Liquidating fiduciary exception to warn
Among other things, the regulations prescribe when an employer must give WARN notice, who the employer must notify, how the employer must give notice, and what information the notice must contain. Interestingly, although the bankruptcy court in Flexible Flyer also ruled that the company satisfied the "faltering company" exception in 29 U. Explaining that the bankruptcy court found the unforeseeable-business-circumstances exception to be "by far the most compelling," the court of appeals declined to express any views on this alternative exception to the WARN notification requirements. Department of Labor has prescribed regulations to implement WARN. According to the Fifth Circuit's analysis, the probability, rather than the possibility, of the occurrence of the business circumstance that forces the shutdown is the determinative factor. 2102(b)(1), the Fifth Circuit never reached the issue on appeal. 2104(a) provides that an employer who fails to give WARN notice shall be liable to each aggrieved employee who suffers an employment loss as a result of such plant closing or mass layoff for, among other things, back pay for each day during the period of the violation. (2)(A) An employer may order a plant closing or mass layoff before the conclusion of the 60-day period if the closing or mass layoff is caused by business circumstances that were not reasonably foreseeable as of the time that notice would have been required. Its regulations protect the employer's exercise of business judgment and are intended to encourage employers to take all reasonable actions to preserve the company and the jobs. 2102(b) provides as follows: (1) An employer may order the shutdown of a single site of employment before the conclusion of the 60-day period if as of the time that notice would have been required the employer was actively seeking capital or business which, if obtained, would have enabled the employer to avoid or postpone the shutdown and the employer reasonably and in good faith believed that giving the notice required would have precluded the employer from obtaining the needed capital or business. All of the evidence, the Fifth Circuit stated, "shows that the focus of Flexible Flyer's management was on saving the company, not planning for an upcoming shutdown." The court also determined that the bankruptcy court committed no clear error in concluding that management's exercise of its business judgment to keep Flexible Flyer operating and its expectation that it would continue operations into the following year were "completely reasonable," despite the fact that "Flexible Flyer's financial condition was perilous for much of its eight-year existence." According to the Fifth Circuit, "[i]t was only when CIT and Cerberus both decided to cut off funding completely, and did so almost simultaneously without warning, that the shutdown became inevitable." In affirming the rulings below, the Fifth Circuit observed that the case before it presented a "convincing example" of an event satisfying the unforeseeable-business-circumstances exception, consistent with the underlying purpose of WARN: [WARN] allows good faith, well-grounded hope, and reasonable expectations. In 2005, Flexible Flyer experienced several financial reverses, including a product recall due to defective parts. Each year, Cerberus informed Flexible Flyer that it would shut down the company if it did not become profitable within the coming year, but Cerberus never made good on the threat and continued to provide Flexible Flyer with capital. 2101(a)(1) defines "employer" as "any business enterprise that employs ‒ (A) 100 or more employees, excluding part-time employees; or (B) 100 or more employees who in the aggregate work at least 4,000 hours per week (exclusive of hours of overtime)." However, a court-fashioned "liquidating fiduciary" exception provides that a liquidating fiduciary in a bankruptcy case (e.g., a trustee or other estate representative) does not fit the definition of an employer for purposes of WARN. of Unsecured Creditors of United Healthcare Sys., Inc.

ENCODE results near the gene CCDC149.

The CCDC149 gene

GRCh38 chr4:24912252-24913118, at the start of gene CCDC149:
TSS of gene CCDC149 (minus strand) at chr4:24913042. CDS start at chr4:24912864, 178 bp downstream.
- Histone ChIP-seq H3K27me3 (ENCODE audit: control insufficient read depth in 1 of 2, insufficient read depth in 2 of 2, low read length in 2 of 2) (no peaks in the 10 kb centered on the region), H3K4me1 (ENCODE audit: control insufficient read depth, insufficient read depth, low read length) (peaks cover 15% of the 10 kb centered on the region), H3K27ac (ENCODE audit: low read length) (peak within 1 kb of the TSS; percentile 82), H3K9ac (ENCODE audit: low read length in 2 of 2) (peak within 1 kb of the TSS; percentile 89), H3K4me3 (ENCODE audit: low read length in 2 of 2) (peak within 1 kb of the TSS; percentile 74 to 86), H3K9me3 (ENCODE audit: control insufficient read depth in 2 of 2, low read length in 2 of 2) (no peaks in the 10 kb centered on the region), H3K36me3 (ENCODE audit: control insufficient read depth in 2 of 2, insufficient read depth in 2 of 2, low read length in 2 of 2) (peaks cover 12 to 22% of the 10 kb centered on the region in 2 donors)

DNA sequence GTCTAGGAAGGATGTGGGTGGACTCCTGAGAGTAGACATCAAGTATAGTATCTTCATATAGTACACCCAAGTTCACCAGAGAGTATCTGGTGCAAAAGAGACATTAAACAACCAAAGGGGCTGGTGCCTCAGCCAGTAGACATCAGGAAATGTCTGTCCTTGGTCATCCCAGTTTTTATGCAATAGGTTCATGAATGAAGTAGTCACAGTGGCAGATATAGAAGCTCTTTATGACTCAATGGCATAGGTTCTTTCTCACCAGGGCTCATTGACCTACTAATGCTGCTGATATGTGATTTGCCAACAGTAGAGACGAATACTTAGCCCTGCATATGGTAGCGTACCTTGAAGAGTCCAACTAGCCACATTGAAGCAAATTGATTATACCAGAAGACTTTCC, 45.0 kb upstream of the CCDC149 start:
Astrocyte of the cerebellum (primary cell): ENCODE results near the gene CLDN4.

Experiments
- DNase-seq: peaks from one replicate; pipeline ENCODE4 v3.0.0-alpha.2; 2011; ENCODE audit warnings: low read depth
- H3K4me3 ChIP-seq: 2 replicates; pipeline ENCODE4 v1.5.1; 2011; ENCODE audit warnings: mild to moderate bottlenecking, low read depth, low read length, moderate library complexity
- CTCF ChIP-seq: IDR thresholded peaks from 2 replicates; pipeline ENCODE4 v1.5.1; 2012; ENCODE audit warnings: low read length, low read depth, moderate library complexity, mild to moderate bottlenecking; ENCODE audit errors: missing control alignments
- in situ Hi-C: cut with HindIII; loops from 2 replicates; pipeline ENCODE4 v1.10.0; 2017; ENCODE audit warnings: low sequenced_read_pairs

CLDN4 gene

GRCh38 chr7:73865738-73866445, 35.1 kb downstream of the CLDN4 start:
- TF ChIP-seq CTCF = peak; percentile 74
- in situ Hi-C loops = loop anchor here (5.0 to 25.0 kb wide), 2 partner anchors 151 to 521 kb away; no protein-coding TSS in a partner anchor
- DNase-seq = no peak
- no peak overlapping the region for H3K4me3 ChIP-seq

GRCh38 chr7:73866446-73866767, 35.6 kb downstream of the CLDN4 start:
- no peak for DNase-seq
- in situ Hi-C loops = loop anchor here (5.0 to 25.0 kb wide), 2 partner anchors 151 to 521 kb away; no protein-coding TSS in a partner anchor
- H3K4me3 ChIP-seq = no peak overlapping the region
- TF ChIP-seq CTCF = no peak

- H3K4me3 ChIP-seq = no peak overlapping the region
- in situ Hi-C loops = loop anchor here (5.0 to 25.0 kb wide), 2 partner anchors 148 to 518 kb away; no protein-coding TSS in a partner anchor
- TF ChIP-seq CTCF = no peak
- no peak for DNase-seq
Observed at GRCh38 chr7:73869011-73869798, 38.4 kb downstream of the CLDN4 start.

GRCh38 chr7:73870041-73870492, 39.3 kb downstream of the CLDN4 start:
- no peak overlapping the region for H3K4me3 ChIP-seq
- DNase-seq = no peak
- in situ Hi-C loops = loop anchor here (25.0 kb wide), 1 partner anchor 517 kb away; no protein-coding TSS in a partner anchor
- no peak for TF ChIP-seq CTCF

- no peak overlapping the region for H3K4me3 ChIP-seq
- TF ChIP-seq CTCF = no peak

639.9(b)(1) states that closings and layoffs are not foreseeable when "caused by some sudden, dramatic, and unexpected action or condition outside the employer's control." The regulations also provide that, in assessing the foreseeability of business circumstances, the focus should be "on an employer's business judgment" and that an employer is required only to "exercise such commercially reasonable business judgment as would a similarly situated employer in predicting the demands of its particular market." See 20 C. After Cerberus refused a request for additional capital, Flexible Flyer filed for chapter 11 protection in Mississippi on September 9, 2005.
In certain respects, Flexible Flyer is a cautionary tale.
It also states that the employer's liability "shall be calculated for the period of the violation, up to a maximum of 60 days, but in no event for more than one half the number of days the employee was employed by the employer." However, if an employer can prove that it shut down operations because either it was a "faltering company" or the shutdown was due to business circumstances "that were not reasonably foreseeable," it need not comply with WARN's 60-day notice provisions. Holding Flexible Flyer liable for a [WARN] violation on the facts found by the bankruptcy court would serve only to encourage employers to abandon companies even when there is some probability of some success.
The court also found that, under the circumstances, Flexible Flyer had provided WARN notification to its employees "at the earliest practical date that such a notice could be provided." The district court affirmed the ruling on appeal.
The bankruptcy court ultimately determined that Flexible Flyer was excused from providing advance notice because it had demonstrated that the layoffs were the result of an unforeseeable business circumstance.